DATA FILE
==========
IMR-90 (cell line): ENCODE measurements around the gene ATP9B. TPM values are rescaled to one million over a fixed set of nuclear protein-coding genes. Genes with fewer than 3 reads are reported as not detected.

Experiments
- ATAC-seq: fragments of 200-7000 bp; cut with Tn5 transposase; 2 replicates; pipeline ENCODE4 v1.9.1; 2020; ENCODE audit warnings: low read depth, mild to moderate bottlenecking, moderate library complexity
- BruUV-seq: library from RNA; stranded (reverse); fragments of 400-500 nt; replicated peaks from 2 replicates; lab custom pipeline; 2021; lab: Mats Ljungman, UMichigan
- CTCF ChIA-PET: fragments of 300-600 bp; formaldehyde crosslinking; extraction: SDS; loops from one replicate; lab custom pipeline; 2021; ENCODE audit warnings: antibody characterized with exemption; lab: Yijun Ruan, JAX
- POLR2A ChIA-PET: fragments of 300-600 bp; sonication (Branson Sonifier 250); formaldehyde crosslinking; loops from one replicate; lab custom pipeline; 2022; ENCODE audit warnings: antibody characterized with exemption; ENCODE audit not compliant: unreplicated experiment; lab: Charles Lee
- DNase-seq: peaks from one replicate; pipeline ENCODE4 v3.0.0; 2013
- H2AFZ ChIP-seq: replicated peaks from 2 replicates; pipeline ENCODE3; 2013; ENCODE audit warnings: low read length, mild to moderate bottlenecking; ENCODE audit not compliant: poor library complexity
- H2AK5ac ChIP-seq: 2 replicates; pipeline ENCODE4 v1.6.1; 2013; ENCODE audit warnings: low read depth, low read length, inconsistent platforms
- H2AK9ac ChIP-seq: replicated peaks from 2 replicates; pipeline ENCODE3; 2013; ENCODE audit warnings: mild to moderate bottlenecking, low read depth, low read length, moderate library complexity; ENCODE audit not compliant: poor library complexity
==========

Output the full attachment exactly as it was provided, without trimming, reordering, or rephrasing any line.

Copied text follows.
IMR-90 (cell line): ENCODE measurements around the gene ATP9B. TPM values are rescaled to one million over a fixed set of nuclear protein-coding genes. Genes with fewer than 3 reads are reported as not detected.

Experiments
- ATAC-seq: fragments of 200-7000 bp; cut with Tn5 transposase; 2 replicates; pipeline ENCODE4 v1.9.1; 2020; ENCODE audit warnings: low read depth, mild to moderate bottlenecking, moderate library complexity
- BruUV-seq: library from RNA; stranded (reverse); fragments of 400-500 nt; replicated peaks from 2 replicates; lab custom pipeline; 2021; lab: Mats Ljungman, UMichigan
- CTCF ChIA-PET: fragments of 300-600 bp; formaldehyde crosslinking; extraction: SDS; loops from one replicate; lab custom pipeline; 2021; ENCODE audit warnings: antibody characterized with exemption; lab: Yijun Ruan, JAX
- POLR2A ChIA-PET: fragments of 300-600 bp; sonication (Branson Sonifier 250); formaldehyde crosslinking; loops from one replicate; lab custom pipeline; 2022; ENCODE audit warnings: antibody characterized with exemption; ENCODE audit not compliant: unreplicated experiment; lab: Charles Lee
- DNase-seq: peaks from one replicate; pipeline ENCODE4 v3.0.0; 2013
- H2AFZ ChIP-seq: replicated peaks from 2 replicates; pipeline ENCODE3; 2013; ENCODE audit warnings: low read length, mild to moderate bottlenecking; ENCODE audit not compliant: poor library complexity
- H2AK5ac ChIP-seq: 2 replicates; pipeline ENCODE4 v1.6.1; 2013; ENCODE audit warnings: low read depth, low read length, inconsistent platforms
- H2AK9ac ChIP-seq: replicated peaks from 2 replicates; pipeline ENCODE3; 2013; ENCODE audit warnings: mild to moderate bottlenecking, low read depth, low read length, moderate library complexity; ENCODE audit not compliant: poor library complexity